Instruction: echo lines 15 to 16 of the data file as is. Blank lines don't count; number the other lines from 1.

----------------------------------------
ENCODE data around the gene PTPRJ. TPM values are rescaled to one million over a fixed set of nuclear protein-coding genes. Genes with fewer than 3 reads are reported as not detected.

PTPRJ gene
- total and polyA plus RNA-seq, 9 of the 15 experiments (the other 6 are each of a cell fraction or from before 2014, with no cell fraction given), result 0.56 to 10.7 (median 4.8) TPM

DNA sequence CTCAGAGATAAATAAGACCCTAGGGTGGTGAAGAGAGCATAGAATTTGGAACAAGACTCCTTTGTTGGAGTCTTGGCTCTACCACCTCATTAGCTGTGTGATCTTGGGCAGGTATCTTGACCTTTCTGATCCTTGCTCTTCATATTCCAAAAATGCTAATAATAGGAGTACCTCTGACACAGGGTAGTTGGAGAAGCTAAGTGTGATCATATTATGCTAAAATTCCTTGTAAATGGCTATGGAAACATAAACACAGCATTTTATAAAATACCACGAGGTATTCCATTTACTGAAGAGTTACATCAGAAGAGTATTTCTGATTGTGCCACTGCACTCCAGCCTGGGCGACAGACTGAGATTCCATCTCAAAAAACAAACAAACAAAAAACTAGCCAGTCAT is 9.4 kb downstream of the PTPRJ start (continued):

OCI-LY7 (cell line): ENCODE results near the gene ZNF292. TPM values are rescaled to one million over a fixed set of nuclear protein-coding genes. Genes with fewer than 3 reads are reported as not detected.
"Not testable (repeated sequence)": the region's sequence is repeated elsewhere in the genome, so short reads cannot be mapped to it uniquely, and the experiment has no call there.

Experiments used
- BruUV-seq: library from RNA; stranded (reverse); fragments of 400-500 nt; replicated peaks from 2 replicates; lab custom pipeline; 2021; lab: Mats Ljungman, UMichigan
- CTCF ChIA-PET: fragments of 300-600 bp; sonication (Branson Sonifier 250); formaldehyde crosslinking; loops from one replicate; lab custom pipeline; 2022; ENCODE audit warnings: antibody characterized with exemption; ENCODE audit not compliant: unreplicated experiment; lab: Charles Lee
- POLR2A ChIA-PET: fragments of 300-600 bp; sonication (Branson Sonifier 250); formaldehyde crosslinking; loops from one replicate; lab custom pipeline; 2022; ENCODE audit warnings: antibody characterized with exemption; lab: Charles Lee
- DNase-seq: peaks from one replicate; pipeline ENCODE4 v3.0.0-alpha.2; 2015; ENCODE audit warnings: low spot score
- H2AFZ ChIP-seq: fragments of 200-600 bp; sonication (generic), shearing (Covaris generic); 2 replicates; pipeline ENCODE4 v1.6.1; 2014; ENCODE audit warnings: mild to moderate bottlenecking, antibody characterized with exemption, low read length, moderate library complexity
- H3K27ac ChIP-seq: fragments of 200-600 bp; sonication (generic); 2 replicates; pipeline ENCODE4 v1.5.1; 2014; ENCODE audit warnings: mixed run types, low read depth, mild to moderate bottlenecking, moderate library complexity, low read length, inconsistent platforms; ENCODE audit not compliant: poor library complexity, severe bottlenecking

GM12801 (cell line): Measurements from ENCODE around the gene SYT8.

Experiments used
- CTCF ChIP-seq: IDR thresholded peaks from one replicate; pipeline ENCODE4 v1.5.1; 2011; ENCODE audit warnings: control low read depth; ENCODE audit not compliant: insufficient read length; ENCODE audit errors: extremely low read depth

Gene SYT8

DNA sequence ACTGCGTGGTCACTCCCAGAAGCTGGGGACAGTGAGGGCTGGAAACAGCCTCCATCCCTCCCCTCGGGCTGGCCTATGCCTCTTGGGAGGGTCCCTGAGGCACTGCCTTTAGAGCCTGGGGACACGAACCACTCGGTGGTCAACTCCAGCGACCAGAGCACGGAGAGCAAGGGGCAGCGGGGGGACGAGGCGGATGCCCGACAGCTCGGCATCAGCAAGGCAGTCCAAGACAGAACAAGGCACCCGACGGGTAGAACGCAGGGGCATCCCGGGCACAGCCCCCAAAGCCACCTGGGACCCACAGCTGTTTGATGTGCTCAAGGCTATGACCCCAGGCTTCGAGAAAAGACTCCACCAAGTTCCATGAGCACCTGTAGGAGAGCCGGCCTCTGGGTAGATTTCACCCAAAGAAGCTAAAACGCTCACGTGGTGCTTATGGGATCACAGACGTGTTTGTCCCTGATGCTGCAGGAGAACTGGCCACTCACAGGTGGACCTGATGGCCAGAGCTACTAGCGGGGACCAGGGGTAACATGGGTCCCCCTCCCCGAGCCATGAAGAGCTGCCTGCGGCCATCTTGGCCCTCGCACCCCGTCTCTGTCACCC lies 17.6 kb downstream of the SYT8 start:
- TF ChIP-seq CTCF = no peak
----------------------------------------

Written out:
Experiments used
- CTCF ChIP-seq: IDR thresholded peaks from one replicate; pipeline ENCODE4 v1.5.1; 2011; ENCODE audit warnings: control low read depth; ENCODE audit not compliant: insufficient read length; ENCODE audit errors: extremely low read depth